Employee’s Supervisor Allegedly Said that He Didn’t Get the Job Because “It Was [Your] Disability.”


Employee Files Lawsuit against U.S. Steel Corporation for Disability Discrimination

Marion accepted the role of utility person in October 2013 at the U.S. Steel Corporation. Although he has the disability of bipolar disorder, Marion manages it with medication and counseling. In August 2016, Marion received approval for FMLA accommodation, which outlined that Marion was not permitted to work over 40 hours in a work week nor could he work double shifts.

When Marion asked to use his FMLA time to attend doctor appointments as well as take his medication at the workplace, the request was refused. At the annual physical, the nurse allegedly marked Marion’s vision as poor and told him that he would need an eye doctor to write a release. Marion planned to apply for another position within the company, but he was allegedly told he couldn’t because of his vision. When he requested documentation of this vision policy, the company never provided him with information. Marion filed a grievance with his union about the situation, and he also complained to his supervisor. According to Marion, his supervisor told him that not receiving a new position “wasn’t the vision test, it was [your] disability.”According to Marion, his supervisor told him that not receiving a new position “wasn’t the vision test, it was [your] disability.”

In December, Marion passed the vision test. The nurse allegedly informed Marion that “because of your restricted work hours and because you are bipolar, they will not let you change jobs or run machines.” The nurse then asked for additional documents from Marion’s doctors about his disability and ability to work. Marion asked if other applicants had to deal with these same requirements, and the nurse replied that Marion was being treated differently due to his disability making him a “liability.” Marion filed a complaint with the EEOC about this disability discrimination.

About a week later, Marion requested a specific role during the day’s work, and the supervisor allegedly said, “I need someone with a f***ing brain to do this job.” Marion suspected this treatment had to do with the fact that he’d filed a complaint with the EEOC. When he tried to schedule a meeting with the management to discuss the ongoing problems, the meeting was canceled and not rescheduled. With the increasing hostility, Marion felt that his only option was to resign since no one was taking him seriously.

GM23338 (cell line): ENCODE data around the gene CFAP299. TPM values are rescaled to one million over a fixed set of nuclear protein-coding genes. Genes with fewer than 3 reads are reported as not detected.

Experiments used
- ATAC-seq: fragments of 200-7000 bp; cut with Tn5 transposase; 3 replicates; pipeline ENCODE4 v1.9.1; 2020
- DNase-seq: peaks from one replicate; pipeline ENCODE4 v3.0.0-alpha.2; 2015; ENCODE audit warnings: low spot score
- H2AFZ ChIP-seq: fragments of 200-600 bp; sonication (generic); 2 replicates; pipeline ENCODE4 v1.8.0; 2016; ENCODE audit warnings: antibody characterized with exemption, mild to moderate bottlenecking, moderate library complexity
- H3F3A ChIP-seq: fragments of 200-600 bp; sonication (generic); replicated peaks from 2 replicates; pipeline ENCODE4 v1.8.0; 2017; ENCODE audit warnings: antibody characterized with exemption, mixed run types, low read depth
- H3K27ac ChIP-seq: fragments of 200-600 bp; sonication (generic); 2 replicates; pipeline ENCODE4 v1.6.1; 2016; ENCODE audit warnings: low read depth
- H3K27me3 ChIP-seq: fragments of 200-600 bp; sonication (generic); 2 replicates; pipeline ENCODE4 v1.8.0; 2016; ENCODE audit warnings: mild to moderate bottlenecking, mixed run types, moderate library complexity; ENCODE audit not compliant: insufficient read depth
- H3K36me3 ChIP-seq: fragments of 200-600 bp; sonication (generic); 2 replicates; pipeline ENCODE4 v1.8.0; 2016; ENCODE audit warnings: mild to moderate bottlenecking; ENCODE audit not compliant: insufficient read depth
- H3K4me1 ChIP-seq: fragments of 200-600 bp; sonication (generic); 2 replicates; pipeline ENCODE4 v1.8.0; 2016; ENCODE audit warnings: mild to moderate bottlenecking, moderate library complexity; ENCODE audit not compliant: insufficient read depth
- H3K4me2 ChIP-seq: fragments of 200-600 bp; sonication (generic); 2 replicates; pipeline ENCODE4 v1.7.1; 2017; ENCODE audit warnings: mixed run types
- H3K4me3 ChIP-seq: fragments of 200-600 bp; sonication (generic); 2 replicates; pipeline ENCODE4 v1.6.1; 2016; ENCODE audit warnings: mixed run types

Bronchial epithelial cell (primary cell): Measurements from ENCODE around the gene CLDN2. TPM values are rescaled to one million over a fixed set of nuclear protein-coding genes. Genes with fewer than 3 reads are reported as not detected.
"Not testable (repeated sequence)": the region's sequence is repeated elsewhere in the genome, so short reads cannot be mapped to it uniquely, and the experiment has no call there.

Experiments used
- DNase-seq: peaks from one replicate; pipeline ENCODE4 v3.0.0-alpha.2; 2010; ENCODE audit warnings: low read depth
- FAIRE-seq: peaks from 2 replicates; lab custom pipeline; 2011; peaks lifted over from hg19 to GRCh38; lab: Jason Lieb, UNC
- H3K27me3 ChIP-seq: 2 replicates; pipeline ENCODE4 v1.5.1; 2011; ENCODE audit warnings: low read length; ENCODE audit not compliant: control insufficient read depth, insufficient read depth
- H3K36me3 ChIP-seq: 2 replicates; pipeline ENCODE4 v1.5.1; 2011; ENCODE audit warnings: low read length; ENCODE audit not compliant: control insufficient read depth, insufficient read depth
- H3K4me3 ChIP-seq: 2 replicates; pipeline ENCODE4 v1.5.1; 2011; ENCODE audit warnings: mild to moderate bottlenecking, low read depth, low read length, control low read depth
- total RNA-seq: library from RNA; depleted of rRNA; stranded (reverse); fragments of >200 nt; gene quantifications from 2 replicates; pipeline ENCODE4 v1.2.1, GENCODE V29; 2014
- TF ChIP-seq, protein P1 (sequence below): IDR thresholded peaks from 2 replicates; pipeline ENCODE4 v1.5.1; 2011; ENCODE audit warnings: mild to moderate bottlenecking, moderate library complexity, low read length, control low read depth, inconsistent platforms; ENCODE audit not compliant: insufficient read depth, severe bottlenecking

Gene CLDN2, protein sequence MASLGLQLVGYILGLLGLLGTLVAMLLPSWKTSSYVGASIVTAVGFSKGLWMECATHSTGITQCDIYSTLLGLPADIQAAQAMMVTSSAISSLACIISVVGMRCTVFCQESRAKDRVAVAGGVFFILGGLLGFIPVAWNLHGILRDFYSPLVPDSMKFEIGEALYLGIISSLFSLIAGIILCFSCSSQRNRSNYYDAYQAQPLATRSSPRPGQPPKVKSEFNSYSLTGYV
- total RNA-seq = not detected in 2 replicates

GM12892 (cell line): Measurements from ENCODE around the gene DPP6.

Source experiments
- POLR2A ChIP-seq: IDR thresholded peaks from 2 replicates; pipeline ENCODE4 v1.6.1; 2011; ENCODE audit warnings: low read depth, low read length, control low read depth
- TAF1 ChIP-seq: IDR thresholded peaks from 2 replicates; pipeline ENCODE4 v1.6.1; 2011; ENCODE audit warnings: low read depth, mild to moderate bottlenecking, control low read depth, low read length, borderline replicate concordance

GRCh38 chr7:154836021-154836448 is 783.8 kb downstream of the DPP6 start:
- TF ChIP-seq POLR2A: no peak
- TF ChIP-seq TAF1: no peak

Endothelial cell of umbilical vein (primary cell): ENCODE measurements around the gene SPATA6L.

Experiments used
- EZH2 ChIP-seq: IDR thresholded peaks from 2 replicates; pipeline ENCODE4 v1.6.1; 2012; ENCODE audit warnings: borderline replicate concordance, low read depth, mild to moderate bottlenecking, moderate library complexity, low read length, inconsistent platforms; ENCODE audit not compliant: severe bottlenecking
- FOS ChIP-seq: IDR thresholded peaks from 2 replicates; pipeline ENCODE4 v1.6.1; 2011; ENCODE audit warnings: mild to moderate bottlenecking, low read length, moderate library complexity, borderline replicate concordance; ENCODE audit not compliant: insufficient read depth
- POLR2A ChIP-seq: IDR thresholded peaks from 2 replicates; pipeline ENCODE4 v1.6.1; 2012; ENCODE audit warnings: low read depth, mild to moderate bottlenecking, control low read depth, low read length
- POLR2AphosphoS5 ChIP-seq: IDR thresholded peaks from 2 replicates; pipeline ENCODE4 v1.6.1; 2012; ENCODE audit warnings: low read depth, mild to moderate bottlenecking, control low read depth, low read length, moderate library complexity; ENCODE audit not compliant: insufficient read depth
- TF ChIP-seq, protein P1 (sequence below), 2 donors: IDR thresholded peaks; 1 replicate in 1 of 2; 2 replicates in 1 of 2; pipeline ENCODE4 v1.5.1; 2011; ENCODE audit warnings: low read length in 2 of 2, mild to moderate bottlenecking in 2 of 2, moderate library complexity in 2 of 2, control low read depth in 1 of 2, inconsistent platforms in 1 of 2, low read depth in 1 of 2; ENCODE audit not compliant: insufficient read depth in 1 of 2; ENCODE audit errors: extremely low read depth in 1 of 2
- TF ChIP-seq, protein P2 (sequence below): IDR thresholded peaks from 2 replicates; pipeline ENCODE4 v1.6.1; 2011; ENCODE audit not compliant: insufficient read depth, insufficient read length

Marion suspects that he suffered disability discrimination and retaliation for filing an EEOC complaint against U.S. Steel Corporation. As a client of KM&A, Marion is fighting for his employment rights under the law. KM&A advocates on behalf of employees like Marion who experience disability discrimination in the workplace.


Full text of this complaint, as filed with the District Court for the Western District of Pennsylvania, is available at docket no: 2:17-cv-01576-CB

Kraemer, Manes & Associates LLC is an employment law firm with principal offices in Pittsburgh and Philadelphia, serving all counties in Pennsylvania, focusing on employment law, business law, litigation, and civil issues. KM&A clients include employees, small businesses, parties in litigation, and people with a variety of legal issues.

For more information about this case, contact Attorney Kayla Drum at 412-626-5594 or at kd@lawkm.com.

NOTICE: All information contained in this statement comes from the Complaint which has been filed as a public record with the court. As dedicated civil rights attorneys, we strongly believe in the public value of telling our clients’ stories: violators can be held accountable, and other silent victims can feel empowered to stand up for their legal rights. Although we make every attempt to verify our clients’ claims, note that the defendant is expected to oppose our client’s position, and the court has not ruled one way or the other as of the date of this statement.